And he laughs at the idea of using a gyrocopter and a Blackberry to deliver his letters, but Steve Harrison, our local postie has all the qualities which made Postman Pat everyone’s favourite mailman. And I reckon he must be 100 times fitter when I see him cycling up Exmouth Road.
UK postal workers, it’s said, are living the nightmare of modernisation: job losses, closures and pensions at risk. But Steve keeps smiling. In a traditional town like Budleigh there is still an expectation of telephone boxes, village policemen and personal friendly service in local shops. And in our rural area the arrival of the postman does a little to reassure us that commitment and stability are still possible in the unstable and crazy world that we live in.
You could say that the traditional postie is still at the heart of British life, and there are plenty of people who will stand up for him or her. Devotees of TV’s best-known postman who has recently received a 21st century make-over have even revolted against the media trendies who want to turn Postman Pat into a “gadget obsessed freak.”
One of approximately 15 postal workers at Budleigh Salterton’s Delivery Office, Steve Harrison has worked for Royal Mail for over two years, having previously worked as a social worker in the Greater London area. The move to Devon was one of the best decisions he made, he feels. “I get really affected by the pollution now whenever I go back to London.” He reckons that the sea air combined with all the cycling and walking that he does as a postman have certainly contributed to a healthier lifestyle. Within the first nine months he found that he had lost three stone in weight. “I used to be cooped up in a van or an office. Now I’m in the open air most of the time. It’s a definite plus.”
Steve Harrison is in fact working on a part-time basis of 34 hours per week, but even so has to make an early start at around 7.00 am to be finished by 2.15 pm. There is a certain amount of flexi-time to the job, with long weekends on a cyclical basis giving it some variety. Meeting different people as he makes his deliveries is also something that he enjoys when he is not in a hurry; he agrees that the postman has a social role to play. A friendly conversation of 10-15 seconds is enough to check that an elderly resident is in good health, for example. On one occasion he spotted that a door had been left open; it turned out that the house had been burgled. “I always make an effort,” says Steve. “Of course I have to balance that out with the time pressures.”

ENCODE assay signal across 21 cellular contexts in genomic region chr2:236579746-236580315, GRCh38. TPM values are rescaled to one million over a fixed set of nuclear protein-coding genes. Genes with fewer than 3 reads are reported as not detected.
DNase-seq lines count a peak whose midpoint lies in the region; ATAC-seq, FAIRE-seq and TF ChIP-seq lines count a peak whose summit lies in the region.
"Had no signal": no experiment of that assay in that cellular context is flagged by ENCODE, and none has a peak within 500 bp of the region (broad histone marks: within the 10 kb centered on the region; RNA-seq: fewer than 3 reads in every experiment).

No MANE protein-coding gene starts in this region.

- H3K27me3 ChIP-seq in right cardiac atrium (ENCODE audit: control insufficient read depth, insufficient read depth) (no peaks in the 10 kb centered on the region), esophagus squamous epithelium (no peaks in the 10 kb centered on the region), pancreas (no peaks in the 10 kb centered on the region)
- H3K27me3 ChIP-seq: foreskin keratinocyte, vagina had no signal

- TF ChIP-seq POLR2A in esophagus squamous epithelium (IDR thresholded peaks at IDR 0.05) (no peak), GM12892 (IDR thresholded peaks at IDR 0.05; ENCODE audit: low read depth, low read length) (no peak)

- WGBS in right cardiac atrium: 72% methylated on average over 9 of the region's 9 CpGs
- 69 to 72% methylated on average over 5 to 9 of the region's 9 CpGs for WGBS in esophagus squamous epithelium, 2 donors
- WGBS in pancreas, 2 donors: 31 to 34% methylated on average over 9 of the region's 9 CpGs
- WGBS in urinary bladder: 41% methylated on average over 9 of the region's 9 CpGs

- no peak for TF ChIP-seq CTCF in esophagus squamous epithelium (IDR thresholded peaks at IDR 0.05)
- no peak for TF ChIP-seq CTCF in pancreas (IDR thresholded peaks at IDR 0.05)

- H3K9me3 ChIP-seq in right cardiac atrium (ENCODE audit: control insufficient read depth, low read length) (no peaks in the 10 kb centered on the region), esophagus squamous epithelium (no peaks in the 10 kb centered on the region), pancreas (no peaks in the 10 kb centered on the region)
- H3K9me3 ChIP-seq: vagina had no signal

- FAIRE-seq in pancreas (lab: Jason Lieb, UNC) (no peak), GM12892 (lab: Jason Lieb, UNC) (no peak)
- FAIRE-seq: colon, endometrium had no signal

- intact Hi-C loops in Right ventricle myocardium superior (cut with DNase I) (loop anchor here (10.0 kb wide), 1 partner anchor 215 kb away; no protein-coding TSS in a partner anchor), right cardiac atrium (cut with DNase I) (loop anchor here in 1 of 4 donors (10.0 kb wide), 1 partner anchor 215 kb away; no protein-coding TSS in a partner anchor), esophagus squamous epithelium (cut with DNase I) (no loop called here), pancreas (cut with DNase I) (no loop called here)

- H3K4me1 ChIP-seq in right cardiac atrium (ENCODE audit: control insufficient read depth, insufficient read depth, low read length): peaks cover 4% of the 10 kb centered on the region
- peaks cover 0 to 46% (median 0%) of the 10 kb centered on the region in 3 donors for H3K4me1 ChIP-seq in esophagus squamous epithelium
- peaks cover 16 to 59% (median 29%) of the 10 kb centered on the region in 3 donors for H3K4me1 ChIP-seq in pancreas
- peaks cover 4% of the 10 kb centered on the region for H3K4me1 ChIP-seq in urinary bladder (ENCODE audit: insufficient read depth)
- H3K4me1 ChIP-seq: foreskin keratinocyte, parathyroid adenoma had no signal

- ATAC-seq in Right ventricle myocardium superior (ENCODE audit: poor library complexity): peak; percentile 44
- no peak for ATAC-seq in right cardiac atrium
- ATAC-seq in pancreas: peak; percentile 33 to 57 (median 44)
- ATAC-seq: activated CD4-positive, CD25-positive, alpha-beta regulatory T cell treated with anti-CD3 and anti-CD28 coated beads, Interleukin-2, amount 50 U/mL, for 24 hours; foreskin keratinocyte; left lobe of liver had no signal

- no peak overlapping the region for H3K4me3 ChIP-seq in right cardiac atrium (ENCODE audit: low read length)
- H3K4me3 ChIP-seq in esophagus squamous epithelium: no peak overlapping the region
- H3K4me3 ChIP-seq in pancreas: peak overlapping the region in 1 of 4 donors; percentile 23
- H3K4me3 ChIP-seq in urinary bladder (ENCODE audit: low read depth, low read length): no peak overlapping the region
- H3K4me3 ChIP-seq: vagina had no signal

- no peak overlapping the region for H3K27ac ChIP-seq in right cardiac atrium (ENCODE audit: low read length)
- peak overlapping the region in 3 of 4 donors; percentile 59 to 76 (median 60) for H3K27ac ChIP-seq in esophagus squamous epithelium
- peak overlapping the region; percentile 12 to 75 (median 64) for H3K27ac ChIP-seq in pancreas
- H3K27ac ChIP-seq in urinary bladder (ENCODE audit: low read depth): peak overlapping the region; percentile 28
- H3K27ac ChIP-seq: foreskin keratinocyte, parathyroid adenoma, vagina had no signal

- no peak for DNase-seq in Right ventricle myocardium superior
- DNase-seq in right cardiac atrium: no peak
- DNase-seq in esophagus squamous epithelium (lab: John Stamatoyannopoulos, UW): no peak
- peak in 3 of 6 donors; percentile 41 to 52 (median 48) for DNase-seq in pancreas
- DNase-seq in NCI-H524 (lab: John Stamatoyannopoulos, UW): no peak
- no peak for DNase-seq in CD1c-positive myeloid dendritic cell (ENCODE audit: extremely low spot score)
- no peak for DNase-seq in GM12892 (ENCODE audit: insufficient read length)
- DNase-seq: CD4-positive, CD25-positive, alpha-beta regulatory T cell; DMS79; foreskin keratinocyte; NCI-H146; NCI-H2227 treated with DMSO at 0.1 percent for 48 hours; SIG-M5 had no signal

The only people he is not so keen on chatting to are those with dangerous dogs. Injuries to postal workers’ legs and fingers really are an issue, it seems. “I’ve been bitten twice within a month,” he says. Some post-workers believe that feeding the animal before making a delivery is the answer, but Steve disagrees. “I’ve been chased down the road by dogs wanting biscuits.” Not surprisingly Royal Mail wants the law governing dogs to apply to private as well as public land.
Above: Steve with his Royal Mail bike and an appreciative customer
When arranging the interview with Steve I had worried that my suggestion of using email as “an easy way of communicating” was a tactless blunder, given the decline in the number of people posting letters. No, said Steve. He is a fervent believer in the Internet. “It’s true that the volume of letters is going down, but the weight of mail deliveries is going up all the time. A paperless council tax mailing would have saved me hours of work today!” And many people in rural areas like Budleigh still tend to write letters as well as getting more parcels because they order goods by post or the Internet rather than do their shopping regularly at big city stores. For that reason, he believes, Royal Mail has an advantage over firms like TNT, which would prefer business with a high volume urban distribution.
And what about the new technology that Postman Pat has been threatened with to make him more efficient? Scanners are certainly used now for dealing with registered and tracked mail, says Steve. “Some time ago they were talking about motorised carts for making deliveries, but it didn’t really work out.” Maybe Budleigh’s awkward gradients were the problem.
So we hope to see Steve for many years to come, preferably on two wheels. The sight of him pedalling up Exmouth Road in Budleigh always inspires me to dust down my bike and get fitter by tackling some of those hills that drew us to Devon.